The plaintiffs ask the rule be declared invalid.

The plaintiffs ask the court to declare the Agency failed to do the required analysis under the regulatory flexibility act, and to enjoin the rule until such time as that is done.

The suit was filed on Friday in the federal district court in Washington, DC.


Did Ekuk just axe the Nushagak fish tax again?
KDLG by Dave Bendinger – January 11, 2017
Three of five commissioners seemed to revoke support for Dillingham, Manokotak annexation plans Tuesday, granting Ekuk request for ‘reconsideration’ that could reverse LBC’s December approval votes.

Alaska Legislature Opens Next Week With New Leaders, Laser Focus on Budget
SEAFOODNEWS.COM by Peggy Parker – January 12, 2017
The first regular session of Alaska’s 30th Legislature opens Tuesday, January 17 with new leaders, a new majority coalition in the house, and fresh resolve to address the $3 billion annual deficit after years of lackluster progress.

Setting the stage three weeks ago was Governor Walker FY2018 budget, showing cuts of $1.7 billion, or a 23% decrease from two years ago, when Walker took office. He also announced a personal paycut “to lead by example” of one-third of his salary.

The governorr faces a new Legislature this year which may change the grid-lock dynamic of earlier sessions. Democrats and a small group of Republicans will lead the Alaska House in a coalition for the first time in two decades. Dillingham Rep. Bryce Edgmon, a Bush Democrat with ten years in the House is the new Speaker. Anchorage Democratic Rep. Chris Tuck, the former minority leader, will be majority leader.

Representatives from coastal Alaska will hold powerful positions, which may bode well for protecting the already reduced budget of the Alaska Department of Fish and Game.   Paul Seaton, R-Homer, and Neal Foster, D-Nome, will be co-chairs of the House Finance Committee. Rep. Louise Stutes, R-Kodiak, was named majority whip.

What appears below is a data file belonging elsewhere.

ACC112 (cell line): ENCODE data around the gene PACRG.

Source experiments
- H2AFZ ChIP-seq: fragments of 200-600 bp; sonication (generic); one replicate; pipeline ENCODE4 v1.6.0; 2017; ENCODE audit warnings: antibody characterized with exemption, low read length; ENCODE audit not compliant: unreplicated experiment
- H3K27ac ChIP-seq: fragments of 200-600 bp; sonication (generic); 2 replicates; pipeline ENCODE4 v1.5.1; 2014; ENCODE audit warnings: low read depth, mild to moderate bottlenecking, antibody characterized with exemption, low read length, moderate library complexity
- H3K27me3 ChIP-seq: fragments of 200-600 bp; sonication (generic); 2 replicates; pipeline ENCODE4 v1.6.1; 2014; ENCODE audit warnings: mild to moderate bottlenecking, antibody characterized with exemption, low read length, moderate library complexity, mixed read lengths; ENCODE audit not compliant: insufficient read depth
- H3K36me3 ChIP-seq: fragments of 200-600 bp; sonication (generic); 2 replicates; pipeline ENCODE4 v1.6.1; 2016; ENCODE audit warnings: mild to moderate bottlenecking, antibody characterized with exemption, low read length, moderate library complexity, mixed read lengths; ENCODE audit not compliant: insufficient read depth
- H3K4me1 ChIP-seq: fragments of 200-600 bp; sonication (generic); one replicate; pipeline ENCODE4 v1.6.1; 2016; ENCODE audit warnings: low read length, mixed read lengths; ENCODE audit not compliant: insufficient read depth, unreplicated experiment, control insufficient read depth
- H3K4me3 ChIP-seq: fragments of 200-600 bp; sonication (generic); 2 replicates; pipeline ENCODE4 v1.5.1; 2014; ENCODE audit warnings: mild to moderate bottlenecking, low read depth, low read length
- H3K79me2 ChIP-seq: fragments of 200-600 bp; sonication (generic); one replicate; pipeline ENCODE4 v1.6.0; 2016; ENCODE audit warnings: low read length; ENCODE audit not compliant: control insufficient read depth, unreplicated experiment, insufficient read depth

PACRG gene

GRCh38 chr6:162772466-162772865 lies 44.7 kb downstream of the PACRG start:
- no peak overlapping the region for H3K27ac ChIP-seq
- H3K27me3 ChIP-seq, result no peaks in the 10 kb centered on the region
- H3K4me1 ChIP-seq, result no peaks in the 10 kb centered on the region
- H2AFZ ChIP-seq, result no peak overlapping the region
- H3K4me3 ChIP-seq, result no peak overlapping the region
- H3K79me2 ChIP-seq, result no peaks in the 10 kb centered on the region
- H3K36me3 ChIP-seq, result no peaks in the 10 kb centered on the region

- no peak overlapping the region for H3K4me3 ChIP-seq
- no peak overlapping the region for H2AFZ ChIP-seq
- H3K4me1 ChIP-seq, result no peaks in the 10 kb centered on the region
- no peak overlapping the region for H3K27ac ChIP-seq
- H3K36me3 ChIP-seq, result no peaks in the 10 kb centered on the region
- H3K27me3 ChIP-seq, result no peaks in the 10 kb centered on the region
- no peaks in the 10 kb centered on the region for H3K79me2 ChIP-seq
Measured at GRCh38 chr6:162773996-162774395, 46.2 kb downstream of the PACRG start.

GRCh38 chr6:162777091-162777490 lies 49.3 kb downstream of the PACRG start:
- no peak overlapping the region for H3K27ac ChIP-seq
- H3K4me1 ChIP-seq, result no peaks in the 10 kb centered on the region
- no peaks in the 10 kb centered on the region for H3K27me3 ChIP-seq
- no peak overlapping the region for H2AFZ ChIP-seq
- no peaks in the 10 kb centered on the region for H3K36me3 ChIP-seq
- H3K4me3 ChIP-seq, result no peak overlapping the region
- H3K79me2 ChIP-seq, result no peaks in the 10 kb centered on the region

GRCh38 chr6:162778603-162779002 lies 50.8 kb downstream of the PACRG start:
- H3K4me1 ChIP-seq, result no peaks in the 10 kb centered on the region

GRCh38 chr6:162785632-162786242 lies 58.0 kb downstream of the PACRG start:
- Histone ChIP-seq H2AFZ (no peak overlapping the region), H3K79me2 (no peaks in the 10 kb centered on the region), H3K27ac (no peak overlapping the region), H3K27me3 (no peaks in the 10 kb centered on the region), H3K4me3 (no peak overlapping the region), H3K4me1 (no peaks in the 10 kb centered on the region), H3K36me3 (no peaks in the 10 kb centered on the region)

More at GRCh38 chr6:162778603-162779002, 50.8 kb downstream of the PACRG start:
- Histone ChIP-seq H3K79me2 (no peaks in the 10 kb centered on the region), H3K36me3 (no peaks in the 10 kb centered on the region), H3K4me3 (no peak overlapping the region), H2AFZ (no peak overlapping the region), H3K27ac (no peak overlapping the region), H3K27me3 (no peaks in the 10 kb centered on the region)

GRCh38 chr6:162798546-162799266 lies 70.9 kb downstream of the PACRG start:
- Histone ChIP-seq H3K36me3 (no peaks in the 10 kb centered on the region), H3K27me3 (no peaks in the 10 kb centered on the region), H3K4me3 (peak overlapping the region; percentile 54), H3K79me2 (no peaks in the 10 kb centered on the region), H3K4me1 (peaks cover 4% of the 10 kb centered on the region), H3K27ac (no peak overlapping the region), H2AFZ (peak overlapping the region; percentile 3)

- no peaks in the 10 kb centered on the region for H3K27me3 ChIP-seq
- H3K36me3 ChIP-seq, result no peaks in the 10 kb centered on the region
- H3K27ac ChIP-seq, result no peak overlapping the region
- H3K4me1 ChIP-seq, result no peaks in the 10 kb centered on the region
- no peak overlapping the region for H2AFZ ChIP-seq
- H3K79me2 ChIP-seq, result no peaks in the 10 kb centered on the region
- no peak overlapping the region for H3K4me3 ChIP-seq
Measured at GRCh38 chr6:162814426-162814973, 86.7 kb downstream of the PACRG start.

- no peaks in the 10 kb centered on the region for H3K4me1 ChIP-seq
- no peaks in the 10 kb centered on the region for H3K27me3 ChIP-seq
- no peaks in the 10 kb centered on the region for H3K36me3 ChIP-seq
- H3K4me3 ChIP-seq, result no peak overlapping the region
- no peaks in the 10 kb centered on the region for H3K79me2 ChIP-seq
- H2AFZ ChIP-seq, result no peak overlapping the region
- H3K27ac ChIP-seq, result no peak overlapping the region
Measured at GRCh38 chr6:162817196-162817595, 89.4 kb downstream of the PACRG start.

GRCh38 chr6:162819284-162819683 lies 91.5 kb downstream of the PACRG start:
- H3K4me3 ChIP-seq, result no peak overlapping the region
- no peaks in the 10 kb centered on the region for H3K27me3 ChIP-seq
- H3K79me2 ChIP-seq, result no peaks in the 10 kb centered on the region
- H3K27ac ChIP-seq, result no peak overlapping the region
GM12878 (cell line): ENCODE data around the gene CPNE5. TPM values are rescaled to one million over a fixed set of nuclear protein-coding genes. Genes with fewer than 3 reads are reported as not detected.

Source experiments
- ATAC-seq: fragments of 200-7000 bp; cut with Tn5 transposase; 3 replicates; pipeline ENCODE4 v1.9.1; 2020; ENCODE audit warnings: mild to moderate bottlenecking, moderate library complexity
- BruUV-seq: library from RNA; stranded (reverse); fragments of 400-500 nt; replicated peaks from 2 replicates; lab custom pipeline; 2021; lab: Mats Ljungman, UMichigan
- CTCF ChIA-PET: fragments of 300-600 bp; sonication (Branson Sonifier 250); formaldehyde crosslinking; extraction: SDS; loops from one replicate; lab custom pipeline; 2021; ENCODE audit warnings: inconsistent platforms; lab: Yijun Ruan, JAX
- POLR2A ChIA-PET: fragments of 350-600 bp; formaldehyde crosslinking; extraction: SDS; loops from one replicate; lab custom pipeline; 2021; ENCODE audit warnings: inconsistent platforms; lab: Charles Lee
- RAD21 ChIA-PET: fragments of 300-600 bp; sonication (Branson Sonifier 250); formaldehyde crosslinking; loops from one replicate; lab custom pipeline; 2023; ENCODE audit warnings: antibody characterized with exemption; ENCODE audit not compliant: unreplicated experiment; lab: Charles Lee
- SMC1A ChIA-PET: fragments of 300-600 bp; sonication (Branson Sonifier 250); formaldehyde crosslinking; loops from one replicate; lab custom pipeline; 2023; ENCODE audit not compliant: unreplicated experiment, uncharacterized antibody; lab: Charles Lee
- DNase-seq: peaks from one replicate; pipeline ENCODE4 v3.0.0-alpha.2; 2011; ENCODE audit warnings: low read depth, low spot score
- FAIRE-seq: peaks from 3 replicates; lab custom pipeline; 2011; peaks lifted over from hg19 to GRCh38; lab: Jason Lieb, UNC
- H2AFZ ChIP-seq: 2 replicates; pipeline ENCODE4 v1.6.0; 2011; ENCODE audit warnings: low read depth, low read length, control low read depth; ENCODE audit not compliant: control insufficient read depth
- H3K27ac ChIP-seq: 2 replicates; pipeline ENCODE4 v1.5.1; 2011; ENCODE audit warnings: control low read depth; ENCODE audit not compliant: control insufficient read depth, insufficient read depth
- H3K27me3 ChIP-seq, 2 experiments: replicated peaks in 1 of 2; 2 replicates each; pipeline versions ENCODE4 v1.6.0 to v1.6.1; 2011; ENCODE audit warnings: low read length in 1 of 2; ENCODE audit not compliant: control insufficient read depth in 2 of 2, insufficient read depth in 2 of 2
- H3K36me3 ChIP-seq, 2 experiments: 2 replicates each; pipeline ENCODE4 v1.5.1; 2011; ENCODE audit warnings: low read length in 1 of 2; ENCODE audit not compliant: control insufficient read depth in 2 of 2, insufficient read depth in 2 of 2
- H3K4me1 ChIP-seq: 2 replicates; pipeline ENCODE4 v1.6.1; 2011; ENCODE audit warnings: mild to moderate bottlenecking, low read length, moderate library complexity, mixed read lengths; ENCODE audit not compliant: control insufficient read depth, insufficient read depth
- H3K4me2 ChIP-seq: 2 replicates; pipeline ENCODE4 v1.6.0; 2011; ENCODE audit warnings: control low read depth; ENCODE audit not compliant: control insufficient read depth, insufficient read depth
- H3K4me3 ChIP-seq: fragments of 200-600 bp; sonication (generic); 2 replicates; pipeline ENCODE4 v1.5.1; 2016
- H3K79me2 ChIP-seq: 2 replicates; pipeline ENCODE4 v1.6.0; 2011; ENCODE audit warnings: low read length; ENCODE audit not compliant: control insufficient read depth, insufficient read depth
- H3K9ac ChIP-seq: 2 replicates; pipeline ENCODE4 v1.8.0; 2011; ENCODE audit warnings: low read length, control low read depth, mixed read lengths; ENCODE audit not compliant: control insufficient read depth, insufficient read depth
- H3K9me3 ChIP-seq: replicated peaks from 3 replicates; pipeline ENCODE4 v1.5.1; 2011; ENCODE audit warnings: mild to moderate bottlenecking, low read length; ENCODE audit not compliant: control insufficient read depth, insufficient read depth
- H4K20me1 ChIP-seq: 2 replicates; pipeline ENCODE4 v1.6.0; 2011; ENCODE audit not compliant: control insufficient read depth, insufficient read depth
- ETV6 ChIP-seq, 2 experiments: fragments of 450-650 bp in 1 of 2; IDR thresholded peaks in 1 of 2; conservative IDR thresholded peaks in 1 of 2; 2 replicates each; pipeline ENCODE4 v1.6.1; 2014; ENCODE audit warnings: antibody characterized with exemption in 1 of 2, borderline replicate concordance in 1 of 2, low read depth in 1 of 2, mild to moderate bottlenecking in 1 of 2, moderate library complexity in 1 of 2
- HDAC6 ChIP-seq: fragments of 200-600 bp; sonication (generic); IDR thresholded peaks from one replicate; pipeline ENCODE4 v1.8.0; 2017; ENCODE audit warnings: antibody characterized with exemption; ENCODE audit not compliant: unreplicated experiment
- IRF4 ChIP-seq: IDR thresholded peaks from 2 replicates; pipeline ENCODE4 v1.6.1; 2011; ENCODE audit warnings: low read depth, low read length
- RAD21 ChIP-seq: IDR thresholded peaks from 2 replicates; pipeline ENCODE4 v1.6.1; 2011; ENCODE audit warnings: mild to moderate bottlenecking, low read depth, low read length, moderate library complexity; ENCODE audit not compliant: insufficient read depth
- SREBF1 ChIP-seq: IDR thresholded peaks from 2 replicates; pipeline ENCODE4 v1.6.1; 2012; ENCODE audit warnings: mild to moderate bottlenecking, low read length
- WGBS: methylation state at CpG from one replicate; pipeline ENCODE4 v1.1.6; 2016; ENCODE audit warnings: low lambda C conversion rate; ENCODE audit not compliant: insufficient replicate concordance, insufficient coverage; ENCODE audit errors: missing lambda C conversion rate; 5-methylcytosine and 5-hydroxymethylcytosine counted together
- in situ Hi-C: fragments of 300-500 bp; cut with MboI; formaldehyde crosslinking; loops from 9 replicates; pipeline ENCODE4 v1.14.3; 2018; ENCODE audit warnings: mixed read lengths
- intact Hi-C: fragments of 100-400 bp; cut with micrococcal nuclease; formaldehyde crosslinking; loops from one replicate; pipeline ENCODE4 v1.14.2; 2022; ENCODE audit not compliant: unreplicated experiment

Republicans control the Senate, led by Senate President Pete Kelly, of Fairbanks. Their caucus announced Monday it plans to cut $750 million of general fund spending in the next three years. The biggest hit would be made this year, with slightly smaller cuts doled out in following years.

That compares to Walker’s proposed cut of roughly $123 million or about 3.2 percent.

In the governor’s budget, overall spending for the Alaska Department of Fish and Game has been reduced by $29 million (37 percent) since FY2015.  Nearly 190 positions have been eliminated in that time.

Last year fish taxes were discussed at length as potential new revenues, but even the most optimistic scenario would provide relatively little additional revenue at high costs to the industry.  For that reason, it is unlikely to be revisited this year.

Maintaining ADF&G’s capacity to manage the state’s lucrative seafood industry will be the focus of many legislators to keep cuts to that agency to a minimum.

The first release of “pre-filed legislation” came last Monday with more than a dozen bills, including a constitutional amendment to place a $4 billion spending cap on the state budget, a revised “employment tax” that increases with income, with the proceeds directed toward education, and a bill to stop paying lawmakers’ salaries and living expenses if they haven’t passed a budget by the session’s 90th day.